In the design of all levels of the PBLAS, as with the BLAS, one of the main concerns is to keep both the calling sequences and the range of options limited, while at the same time maintaining sufficient functionality. This clearly implies a compromise, and a good judgement is vital if the PBLAS are to be accepted as a useful standard. In this section we discuss some of the reasoning behind the decisions we have made.
A large amount of sequential linear algebra software relies on the BLAS. Because software reusability is one of our major concerns, we wanted the BLAS and PBLAS interfaces to be as similar as possible. Consequently, only one routine, the matrix transposition, has been added to the PBLAS, since this operation is much more complex to perform in a distributed-memory environment .
One of the major differences between the BLAS and the PBLAS is likely to be found in the Level 1 routines. Indeed, the functions of the former have been replaced by subroutines in the latter. In our model implementation, the top-level routines are written in C, thus it was not possible to return a scalar anywhere else than in the argument list and at the same time to have the routines callable by C or FORTRAN programs. Moreover, it is useful for the PAMAX routines to return not only the value of the element of maximum absolute value but also its global index. This contradicts the principle that a function only returns a single value, thus the function became a subroutine.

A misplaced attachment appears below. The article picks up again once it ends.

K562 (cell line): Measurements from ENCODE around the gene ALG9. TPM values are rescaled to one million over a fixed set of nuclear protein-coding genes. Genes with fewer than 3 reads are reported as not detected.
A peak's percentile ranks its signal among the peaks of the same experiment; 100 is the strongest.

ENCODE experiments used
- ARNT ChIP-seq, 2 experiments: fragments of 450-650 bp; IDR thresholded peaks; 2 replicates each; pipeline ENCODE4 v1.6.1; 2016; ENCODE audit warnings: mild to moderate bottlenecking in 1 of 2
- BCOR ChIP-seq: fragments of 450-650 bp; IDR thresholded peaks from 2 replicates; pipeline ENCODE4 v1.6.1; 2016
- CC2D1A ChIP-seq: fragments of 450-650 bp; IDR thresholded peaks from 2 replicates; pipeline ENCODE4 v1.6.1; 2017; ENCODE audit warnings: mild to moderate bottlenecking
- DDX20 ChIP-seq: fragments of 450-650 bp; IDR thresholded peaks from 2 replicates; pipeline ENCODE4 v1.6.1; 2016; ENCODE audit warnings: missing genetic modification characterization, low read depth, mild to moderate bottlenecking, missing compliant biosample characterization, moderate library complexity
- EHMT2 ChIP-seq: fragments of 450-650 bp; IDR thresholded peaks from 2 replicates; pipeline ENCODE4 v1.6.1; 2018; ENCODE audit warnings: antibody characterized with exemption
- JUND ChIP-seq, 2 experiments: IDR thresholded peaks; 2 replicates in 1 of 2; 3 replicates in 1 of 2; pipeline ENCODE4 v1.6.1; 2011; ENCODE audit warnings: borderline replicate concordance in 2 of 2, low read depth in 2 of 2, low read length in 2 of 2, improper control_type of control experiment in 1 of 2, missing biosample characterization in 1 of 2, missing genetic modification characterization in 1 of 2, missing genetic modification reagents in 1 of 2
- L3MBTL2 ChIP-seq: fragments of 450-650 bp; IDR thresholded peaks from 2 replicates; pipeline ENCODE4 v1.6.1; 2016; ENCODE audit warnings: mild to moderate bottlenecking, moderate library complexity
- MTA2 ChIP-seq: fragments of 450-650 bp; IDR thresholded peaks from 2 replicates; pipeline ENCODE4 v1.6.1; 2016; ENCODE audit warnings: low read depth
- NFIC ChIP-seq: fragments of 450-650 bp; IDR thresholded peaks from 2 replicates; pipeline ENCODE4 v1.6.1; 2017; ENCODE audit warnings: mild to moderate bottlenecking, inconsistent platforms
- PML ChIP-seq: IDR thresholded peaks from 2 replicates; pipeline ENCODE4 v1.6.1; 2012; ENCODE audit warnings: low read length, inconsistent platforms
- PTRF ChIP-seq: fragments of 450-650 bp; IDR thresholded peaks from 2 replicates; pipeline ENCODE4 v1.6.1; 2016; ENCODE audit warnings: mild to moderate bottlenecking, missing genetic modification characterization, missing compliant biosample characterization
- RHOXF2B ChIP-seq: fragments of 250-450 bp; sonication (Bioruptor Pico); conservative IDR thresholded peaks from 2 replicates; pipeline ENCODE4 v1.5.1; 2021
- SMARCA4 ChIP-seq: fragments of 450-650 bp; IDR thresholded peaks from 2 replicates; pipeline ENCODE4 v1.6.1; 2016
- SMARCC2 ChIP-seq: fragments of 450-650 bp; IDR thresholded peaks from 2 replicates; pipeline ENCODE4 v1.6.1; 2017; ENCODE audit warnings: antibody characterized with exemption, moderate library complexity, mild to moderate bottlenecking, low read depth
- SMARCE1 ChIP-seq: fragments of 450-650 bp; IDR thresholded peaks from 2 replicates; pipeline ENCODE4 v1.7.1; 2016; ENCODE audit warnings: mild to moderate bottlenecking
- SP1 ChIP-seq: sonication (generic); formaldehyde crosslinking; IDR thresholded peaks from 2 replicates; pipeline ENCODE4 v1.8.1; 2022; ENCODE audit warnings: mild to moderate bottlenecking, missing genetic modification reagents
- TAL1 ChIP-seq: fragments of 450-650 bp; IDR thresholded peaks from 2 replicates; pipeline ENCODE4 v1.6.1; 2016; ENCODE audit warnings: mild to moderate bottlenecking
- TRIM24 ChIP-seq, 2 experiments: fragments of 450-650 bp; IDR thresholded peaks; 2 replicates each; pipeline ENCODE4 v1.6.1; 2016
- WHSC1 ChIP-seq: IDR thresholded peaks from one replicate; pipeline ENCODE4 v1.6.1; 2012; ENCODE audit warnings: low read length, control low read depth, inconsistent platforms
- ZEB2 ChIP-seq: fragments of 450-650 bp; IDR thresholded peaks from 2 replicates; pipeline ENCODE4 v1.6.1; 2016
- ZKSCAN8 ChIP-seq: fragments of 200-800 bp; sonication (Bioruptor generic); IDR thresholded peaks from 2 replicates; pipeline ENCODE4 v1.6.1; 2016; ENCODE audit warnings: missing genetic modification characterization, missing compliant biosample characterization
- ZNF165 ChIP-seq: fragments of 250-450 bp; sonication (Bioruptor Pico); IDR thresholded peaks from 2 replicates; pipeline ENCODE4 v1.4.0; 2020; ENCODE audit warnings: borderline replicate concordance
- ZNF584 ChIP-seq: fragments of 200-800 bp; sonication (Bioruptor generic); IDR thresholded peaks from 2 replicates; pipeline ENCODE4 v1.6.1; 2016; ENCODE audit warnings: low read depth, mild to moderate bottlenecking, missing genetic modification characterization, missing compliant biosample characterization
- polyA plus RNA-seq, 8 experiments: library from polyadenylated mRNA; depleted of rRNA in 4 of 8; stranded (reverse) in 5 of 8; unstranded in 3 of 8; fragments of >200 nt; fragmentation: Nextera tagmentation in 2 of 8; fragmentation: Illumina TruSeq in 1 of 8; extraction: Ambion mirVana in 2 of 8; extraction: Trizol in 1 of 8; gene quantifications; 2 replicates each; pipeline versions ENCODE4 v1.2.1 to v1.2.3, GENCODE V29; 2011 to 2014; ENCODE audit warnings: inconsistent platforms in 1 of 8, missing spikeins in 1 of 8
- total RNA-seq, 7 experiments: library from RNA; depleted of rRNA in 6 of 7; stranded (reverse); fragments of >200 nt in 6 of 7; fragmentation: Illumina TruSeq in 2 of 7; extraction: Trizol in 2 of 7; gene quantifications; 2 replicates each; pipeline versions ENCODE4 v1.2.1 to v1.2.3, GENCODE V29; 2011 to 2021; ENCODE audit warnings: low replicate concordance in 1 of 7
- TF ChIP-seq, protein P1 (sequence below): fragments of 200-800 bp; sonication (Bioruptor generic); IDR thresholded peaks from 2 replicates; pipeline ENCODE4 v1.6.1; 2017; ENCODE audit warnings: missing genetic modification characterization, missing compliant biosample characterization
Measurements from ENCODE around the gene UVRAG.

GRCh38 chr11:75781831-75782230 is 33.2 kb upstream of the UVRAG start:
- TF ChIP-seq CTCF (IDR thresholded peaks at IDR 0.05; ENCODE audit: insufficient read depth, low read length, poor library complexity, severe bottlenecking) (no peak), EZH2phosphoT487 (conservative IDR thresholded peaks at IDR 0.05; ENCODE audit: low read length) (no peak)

The scalar values returned by the Level 1 PBLAS routines PDOT, PNRM2, PASUM and PAMAX are only correct in the scope of their operands and zero elsewhere. For example, when INCX is equal to one, only the column of processes having part of the vector operands gets the correct results. This decision was made for efficiency purposes. It is, however, very easy to have this information broadcast across the process mesh by directly calling the appropriate BLACS routine. Consequently, these particular routines do not need to be called by any other processes other than the ones in the scope of their operands. With this exception in mind, the PBLAS follow an SPMD programming model and need to be called by every process in the current BLACS context to work correctly.